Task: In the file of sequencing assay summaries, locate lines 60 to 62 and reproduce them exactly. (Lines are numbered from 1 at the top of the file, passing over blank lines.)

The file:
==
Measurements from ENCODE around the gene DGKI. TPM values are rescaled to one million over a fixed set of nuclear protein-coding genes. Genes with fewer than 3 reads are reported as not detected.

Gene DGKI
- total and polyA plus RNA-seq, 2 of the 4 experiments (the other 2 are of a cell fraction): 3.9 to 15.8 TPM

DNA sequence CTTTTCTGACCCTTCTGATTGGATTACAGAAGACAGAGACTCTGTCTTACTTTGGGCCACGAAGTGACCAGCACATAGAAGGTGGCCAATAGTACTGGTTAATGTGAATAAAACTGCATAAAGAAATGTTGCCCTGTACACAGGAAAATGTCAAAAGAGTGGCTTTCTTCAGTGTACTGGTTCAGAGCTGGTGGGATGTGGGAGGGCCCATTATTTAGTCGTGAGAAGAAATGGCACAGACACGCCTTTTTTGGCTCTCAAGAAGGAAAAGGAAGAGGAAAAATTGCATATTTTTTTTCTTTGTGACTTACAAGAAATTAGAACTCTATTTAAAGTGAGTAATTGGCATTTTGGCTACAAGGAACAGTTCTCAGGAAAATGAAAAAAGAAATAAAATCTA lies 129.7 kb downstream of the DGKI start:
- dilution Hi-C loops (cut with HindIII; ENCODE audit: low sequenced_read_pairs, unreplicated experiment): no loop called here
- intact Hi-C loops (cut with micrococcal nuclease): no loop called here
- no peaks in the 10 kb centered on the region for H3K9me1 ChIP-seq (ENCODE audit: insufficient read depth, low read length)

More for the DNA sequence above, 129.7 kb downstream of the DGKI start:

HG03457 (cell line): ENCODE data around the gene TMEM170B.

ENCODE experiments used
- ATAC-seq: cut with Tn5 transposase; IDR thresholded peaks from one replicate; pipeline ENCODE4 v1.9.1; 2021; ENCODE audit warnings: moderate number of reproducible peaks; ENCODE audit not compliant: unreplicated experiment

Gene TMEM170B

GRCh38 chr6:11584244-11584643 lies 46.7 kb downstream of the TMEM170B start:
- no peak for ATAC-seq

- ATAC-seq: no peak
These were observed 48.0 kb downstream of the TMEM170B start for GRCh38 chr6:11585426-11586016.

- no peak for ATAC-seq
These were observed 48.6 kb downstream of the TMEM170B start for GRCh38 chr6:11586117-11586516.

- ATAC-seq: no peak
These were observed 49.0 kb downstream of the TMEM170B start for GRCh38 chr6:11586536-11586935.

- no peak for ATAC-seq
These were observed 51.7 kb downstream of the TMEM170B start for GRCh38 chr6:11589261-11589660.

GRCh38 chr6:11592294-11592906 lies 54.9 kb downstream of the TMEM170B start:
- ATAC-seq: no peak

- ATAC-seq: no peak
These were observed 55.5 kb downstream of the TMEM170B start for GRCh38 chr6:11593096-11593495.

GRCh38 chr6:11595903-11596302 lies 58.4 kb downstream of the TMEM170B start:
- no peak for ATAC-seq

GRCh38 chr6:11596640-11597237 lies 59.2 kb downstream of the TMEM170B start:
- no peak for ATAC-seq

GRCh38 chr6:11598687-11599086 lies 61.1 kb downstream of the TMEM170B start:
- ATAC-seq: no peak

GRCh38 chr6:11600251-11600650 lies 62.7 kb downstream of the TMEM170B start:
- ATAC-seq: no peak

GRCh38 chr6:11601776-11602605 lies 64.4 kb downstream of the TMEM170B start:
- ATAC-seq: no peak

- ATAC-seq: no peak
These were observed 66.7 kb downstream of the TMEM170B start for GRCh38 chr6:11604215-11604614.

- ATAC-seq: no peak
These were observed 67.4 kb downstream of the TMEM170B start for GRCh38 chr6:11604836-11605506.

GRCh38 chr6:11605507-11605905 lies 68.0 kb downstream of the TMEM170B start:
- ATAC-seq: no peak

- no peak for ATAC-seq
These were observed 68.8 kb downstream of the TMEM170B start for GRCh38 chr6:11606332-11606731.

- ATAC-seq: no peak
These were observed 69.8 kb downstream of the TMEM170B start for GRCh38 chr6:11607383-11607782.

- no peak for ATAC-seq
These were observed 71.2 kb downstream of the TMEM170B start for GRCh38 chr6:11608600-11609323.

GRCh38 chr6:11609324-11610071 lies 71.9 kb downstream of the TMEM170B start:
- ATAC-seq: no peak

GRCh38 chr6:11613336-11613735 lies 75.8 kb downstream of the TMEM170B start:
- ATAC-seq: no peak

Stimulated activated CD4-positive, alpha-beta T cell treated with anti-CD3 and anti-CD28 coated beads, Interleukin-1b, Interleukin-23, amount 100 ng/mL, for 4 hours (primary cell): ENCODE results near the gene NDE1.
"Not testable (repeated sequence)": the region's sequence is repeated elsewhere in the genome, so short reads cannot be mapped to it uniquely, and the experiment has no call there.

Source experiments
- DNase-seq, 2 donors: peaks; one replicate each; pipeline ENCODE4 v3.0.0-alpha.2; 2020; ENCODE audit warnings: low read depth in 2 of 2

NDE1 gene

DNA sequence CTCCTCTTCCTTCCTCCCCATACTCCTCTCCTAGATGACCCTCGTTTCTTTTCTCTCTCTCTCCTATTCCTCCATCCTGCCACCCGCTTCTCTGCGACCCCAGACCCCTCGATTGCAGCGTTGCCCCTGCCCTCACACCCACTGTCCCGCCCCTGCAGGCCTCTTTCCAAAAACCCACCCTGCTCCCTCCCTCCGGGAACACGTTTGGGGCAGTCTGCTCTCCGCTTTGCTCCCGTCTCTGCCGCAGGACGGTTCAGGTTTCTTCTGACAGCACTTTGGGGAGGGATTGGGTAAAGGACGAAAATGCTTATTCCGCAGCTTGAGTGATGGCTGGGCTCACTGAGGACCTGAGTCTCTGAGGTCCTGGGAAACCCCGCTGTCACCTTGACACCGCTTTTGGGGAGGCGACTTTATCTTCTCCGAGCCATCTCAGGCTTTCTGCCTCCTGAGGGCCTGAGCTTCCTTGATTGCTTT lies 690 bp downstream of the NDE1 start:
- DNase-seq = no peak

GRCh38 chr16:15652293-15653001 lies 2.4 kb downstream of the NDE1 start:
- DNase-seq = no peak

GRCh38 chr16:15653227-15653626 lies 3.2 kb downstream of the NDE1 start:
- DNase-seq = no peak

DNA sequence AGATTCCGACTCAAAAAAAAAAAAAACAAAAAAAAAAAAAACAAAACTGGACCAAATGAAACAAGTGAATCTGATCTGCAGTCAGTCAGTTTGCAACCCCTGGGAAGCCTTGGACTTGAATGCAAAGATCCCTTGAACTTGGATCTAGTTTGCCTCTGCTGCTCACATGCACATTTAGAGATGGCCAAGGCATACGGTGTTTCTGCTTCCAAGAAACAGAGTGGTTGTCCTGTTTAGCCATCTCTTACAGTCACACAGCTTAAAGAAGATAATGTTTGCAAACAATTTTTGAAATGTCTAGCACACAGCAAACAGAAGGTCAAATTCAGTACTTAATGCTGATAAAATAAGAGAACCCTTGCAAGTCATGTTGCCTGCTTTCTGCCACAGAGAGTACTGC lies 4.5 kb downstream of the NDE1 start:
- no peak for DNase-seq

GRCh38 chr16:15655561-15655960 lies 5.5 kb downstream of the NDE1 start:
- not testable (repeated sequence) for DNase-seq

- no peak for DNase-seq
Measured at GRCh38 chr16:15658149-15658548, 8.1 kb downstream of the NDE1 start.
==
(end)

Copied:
GRCh38 chr16:15652293-15653001 lies 2.4 kb downstream of the NDE1 start:
- DNase-seq = no peak

GRCh38 chr16:15653227-15653626 lies 3.2 kb downstream of the NDE1 start: